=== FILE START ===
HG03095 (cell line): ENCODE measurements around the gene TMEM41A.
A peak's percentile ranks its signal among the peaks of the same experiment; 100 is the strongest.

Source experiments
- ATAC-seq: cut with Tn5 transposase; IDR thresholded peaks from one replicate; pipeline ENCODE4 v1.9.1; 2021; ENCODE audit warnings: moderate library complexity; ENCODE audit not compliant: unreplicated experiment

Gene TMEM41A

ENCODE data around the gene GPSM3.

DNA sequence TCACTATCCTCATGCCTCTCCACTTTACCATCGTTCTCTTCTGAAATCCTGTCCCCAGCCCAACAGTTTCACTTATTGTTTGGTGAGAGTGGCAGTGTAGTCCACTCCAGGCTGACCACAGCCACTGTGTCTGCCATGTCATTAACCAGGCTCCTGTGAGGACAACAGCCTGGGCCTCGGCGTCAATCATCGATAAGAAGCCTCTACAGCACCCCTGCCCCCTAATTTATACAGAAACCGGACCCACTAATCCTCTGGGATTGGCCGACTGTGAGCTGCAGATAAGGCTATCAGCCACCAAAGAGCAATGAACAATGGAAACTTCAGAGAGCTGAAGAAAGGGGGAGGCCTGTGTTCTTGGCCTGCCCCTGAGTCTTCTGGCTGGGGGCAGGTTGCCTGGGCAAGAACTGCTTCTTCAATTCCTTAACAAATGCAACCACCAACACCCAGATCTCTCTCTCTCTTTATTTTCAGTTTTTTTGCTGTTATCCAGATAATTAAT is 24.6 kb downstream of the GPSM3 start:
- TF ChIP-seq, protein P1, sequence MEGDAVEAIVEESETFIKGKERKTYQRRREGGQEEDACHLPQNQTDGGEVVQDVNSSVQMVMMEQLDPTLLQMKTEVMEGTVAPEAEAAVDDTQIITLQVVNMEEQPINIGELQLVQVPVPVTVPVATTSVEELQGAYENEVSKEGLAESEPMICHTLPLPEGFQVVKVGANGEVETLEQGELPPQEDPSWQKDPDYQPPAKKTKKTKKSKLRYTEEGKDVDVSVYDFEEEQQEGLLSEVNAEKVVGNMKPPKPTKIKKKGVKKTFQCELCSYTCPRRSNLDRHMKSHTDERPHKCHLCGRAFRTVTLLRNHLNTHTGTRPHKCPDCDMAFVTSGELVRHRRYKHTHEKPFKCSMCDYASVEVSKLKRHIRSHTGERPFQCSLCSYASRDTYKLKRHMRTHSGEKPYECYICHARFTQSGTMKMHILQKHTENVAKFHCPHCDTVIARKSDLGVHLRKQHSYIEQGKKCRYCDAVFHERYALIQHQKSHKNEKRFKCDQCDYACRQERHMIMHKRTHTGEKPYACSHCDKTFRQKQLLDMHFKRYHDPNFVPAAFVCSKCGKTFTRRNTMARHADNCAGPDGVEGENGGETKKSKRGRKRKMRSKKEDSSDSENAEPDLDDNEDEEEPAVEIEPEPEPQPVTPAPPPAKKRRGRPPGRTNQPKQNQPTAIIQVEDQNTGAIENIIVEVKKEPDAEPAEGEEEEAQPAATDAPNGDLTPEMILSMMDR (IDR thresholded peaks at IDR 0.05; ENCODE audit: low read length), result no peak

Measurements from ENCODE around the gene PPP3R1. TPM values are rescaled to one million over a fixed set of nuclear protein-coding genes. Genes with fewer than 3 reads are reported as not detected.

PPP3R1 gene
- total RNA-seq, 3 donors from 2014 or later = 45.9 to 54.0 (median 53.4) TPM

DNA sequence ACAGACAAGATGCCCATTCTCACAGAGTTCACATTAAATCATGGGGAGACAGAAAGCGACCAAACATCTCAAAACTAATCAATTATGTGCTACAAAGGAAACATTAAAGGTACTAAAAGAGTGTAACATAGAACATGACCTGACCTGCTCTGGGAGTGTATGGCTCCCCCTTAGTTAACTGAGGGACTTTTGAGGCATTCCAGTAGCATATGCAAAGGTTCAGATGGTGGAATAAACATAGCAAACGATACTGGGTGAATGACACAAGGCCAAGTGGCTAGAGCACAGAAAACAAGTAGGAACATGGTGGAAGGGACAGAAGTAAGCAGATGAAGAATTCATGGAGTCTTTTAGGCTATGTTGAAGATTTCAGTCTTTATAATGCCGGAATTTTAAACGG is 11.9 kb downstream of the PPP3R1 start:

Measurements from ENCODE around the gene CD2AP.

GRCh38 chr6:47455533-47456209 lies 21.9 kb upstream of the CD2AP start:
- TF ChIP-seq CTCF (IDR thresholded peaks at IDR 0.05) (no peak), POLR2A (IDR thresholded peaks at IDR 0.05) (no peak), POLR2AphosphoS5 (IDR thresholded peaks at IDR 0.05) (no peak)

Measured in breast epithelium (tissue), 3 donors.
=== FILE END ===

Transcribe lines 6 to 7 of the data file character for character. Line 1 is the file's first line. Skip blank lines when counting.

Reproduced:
ENCODE data around the gene GPSM3.

DNA sequence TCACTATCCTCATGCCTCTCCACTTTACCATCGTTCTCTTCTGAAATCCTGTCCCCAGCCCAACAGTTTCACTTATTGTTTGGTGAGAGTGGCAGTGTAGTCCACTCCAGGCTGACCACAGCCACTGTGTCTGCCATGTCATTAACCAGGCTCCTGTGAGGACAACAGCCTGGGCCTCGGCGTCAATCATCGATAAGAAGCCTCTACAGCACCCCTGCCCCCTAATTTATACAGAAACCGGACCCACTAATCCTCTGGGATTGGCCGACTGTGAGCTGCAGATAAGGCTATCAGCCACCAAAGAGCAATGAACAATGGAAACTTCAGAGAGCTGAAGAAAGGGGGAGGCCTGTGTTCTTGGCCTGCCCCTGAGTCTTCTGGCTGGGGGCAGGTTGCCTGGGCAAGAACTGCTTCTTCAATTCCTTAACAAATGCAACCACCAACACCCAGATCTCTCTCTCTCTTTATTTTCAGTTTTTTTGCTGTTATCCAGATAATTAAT is 24.6 kb downstream of the GPSM3 start: